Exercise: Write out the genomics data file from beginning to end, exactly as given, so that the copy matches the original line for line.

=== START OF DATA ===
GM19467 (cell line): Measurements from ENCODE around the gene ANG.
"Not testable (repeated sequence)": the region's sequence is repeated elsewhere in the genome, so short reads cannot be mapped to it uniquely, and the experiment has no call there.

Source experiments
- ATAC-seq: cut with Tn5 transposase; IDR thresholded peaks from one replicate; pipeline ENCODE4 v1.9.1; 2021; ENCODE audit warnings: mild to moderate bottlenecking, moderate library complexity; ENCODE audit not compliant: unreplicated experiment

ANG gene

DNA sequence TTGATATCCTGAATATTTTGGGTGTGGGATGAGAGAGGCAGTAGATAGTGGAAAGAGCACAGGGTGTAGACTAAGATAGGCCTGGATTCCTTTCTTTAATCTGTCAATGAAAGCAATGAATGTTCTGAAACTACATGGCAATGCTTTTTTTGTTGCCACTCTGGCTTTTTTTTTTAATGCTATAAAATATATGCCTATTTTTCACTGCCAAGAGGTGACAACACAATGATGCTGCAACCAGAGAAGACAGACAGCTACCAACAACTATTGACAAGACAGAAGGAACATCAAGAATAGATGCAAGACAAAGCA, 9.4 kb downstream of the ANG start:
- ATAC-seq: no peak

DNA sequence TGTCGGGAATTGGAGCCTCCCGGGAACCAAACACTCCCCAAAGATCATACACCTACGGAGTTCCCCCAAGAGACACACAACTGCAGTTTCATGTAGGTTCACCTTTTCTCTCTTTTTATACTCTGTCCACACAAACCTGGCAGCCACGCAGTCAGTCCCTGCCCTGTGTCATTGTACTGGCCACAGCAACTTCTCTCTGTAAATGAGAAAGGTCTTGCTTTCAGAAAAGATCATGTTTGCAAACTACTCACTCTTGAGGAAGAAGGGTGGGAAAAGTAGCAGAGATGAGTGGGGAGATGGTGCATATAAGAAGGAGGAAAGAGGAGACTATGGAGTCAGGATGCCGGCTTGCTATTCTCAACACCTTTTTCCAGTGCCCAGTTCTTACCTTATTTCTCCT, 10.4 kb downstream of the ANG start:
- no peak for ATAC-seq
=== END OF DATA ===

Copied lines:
GM19467 (cell line): Measurements from ENCODE around the gene ANG.
"Not testable (repeated sequence)": the region's sequence is repeated elsewhere in the genome, so short reads cannot be mapped to it uniquely, and the experiment has no call there.

Source experiments
- ATAC-seq: cut with Tn5 transposase; IDR thresholded peaks from one replicate; pipeline ENCODE4 v1.9.1; 2021; ENCODE audit warnings: mild to moderate bottlenecking, moderate library complexity; ENCODE audit not compliant: unreplicated experiment

ANG gene

DNA sequence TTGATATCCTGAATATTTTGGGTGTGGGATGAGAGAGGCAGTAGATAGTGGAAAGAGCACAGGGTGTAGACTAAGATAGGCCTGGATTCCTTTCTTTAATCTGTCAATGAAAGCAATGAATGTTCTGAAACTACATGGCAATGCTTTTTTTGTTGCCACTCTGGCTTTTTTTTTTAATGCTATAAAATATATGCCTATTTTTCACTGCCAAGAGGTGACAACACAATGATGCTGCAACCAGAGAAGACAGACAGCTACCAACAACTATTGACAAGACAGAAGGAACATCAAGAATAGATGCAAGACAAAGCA, 9.4 kb downstream of the ANG start:
- ATAC-seq: no peak

DNA sequence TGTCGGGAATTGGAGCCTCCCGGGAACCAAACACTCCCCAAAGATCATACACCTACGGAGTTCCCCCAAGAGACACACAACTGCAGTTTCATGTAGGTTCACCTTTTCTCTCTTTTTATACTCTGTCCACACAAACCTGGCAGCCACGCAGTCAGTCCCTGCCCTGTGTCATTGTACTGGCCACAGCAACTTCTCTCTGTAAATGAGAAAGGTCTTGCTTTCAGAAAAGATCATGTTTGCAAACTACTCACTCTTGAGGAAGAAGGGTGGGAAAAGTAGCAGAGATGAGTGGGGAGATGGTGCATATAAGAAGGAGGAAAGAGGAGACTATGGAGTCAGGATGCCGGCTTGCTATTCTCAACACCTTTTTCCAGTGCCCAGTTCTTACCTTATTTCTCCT, 10.4 kb downstream of the ANG start:
- no peak for ATAC-seq